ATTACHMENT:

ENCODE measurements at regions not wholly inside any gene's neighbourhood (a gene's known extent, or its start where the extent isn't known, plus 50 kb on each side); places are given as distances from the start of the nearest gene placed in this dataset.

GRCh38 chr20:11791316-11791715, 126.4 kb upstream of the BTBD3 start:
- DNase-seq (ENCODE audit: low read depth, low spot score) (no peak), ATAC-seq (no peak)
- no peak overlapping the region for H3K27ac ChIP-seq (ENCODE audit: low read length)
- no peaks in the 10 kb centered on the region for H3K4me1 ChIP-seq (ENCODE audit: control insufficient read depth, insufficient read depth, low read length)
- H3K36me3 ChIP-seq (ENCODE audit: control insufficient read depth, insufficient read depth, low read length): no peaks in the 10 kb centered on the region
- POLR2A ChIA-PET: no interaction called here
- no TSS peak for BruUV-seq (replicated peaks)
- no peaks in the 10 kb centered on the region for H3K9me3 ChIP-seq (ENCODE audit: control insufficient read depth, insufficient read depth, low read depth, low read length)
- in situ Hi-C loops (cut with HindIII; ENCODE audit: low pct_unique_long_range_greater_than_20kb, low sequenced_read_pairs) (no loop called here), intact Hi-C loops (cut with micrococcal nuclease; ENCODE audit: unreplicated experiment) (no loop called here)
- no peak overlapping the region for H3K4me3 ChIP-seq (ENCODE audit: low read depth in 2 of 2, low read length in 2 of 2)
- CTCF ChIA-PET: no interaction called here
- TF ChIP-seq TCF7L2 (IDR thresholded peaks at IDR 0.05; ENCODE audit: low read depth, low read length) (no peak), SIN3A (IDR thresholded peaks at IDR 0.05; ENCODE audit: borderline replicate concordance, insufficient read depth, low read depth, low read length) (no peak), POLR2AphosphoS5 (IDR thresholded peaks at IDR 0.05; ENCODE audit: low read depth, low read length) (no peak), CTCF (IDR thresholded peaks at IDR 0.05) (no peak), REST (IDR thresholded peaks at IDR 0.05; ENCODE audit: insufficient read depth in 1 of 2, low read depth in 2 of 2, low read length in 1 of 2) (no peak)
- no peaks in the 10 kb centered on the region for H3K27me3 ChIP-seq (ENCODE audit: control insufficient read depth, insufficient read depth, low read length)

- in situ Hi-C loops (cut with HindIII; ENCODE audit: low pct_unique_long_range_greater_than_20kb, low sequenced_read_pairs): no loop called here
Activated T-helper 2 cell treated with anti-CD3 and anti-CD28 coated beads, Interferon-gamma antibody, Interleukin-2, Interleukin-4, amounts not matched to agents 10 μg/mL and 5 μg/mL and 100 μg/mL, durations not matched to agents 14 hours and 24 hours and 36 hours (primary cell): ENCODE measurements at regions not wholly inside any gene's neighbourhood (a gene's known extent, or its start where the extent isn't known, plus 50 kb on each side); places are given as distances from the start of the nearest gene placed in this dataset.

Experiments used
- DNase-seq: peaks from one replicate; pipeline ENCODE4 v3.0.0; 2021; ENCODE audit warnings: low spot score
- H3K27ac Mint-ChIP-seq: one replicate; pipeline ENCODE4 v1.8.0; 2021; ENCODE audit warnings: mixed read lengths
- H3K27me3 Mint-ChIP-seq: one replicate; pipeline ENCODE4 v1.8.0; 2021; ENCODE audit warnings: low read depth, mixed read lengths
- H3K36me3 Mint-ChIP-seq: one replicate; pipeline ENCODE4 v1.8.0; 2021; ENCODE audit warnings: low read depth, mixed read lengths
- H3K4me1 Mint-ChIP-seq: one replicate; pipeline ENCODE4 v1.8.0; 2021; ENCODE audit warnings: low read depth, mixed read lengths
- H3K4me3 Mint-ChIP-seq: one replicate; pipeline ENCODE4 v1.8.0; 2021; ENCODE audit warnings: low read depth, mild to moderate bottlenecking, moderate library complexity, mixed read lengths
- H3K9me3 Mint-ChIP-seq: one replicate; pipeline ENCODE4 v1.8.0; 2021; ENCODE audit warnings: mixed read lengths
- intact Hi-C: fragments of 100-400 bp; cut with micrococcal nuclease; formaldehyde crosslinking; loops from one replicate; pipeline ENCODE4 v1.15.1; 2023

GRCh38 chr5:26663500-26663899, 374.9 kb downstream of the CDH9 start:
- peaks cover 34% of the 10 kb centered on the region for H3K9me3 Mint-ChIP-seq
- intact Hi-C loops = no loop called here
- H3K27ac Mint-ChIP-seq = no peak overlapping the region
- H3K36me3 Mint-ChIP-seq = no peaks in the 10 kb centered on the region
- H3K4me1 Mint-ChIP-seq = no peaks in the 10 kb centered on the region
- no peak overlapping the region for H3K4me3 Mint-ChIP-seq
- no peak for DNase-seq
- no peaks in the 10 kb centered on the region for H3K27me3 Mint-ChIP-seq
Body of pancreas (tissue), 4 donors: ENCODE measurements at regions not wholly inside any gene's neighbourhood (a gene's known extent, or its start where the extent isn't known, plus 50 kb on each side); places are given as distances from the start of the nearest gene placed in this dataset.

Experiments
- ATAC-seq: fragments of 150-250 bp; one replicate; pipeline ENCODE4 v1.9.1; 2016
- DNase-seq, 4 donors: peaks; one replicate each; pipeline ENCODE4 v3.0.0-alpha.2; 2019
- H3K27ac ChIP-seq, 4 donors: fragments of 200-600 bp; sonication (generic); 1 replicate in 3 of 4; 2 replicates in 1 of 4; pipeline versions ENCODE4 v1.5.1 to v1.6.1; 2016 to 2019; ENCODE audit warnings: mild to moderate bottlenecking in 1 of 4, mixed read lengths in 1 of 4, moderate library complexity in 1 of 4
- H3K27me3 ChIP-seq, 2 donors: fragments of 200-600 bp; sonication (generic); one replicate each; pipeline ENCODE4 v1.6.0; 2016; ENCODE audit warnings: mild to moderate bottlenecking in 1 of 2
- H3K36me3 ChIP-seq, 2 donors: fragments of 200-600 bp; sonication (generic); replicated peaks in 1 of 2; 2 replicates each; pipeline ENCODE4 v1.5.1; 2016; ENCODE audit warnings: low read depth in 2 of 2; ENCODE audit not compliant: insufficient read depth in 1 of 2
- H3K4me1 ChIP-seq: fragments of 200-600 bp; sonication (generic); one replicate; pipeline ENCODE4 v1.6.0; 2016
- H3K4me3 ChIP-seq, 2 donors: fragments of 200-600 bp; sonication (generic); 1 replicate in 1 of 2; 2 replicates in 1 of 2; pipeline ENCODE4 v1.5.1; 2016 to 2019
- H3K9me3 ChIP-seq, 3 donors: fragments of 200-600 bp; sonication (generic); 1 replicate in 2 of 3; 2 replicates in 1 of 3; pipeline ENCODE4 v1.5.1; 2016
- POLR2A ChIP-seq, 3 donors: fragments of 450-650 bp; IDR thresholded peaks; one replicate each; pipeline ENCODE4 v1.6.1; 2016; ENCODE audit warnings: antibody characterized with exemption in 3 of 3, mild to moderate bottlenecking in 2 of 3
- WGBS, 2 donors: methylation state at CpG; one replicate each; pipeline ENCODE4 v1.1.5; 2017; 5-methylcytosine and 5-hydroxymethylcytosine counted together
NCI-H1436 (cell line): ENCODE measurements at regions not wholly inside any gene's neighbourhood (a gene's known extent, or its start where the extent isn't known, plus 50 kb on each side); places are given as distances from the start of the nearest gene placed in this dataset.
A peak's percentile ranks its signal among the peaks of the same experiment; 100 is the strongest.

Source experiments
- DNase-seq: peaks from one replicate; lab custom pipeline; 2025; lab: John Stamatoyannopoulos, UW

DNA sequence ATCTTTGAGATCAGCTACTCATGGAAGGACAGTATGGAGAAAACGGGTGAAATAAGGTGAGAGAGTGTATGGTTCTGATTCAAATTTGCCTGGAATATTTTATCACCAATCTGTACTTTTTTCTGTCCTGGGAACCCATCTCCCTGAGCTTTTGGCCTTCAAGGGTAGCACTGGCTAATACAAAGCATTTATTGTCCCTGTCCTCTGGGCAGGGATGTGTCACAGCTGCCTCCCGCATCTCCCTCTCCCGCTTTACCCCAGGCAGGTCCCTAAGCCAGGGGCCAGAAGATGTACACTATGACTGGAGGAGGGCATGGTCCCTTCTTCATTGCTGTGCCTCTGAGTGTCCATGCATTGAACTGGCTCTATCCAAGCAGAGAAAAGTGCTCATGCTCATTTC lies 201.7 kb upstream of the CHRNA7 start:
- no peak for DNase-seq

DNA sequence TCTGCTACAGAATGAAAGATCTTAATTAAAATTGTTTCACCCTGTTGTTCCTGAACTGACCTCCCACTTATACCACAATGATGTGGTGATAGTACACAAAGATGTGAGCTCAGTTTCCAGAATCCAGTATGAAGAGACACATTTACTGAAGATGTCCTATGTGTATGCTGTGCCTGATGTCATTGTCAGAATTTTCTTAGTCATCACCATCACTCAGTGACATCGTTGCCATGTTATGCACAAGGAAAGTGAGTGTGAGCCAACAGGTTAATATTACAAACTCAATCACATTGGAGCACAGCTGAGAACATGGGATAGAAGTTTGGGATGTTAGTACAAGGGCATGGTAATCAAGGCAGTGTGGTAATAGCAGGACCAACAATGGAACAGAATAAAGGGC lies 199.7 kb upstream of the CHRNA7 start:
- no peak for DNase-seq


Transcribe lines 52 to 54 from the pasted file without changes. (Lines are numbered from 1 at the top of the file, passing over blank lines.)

- no peak for DNase-seq

DNA sequence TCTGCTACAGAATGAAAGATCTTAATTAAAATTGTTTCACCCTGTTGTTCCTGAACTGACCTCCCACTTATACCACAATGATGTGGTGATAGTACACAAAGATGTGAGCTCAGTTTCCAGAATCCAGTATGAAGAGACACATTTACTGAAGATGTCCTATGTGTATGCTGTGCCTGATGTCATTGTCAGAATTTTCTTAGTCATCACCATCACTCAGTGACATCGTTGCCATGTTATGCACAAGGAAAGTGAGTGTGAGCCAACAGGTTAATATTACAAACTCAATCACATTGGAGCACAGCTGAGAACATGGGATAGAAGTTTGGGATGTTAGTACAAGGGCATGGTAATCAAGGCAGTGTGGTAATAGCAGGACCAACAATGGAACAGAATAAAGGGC lies 199.7 kb upstream of the CHRNA7 start:
- no peak for DNase-seq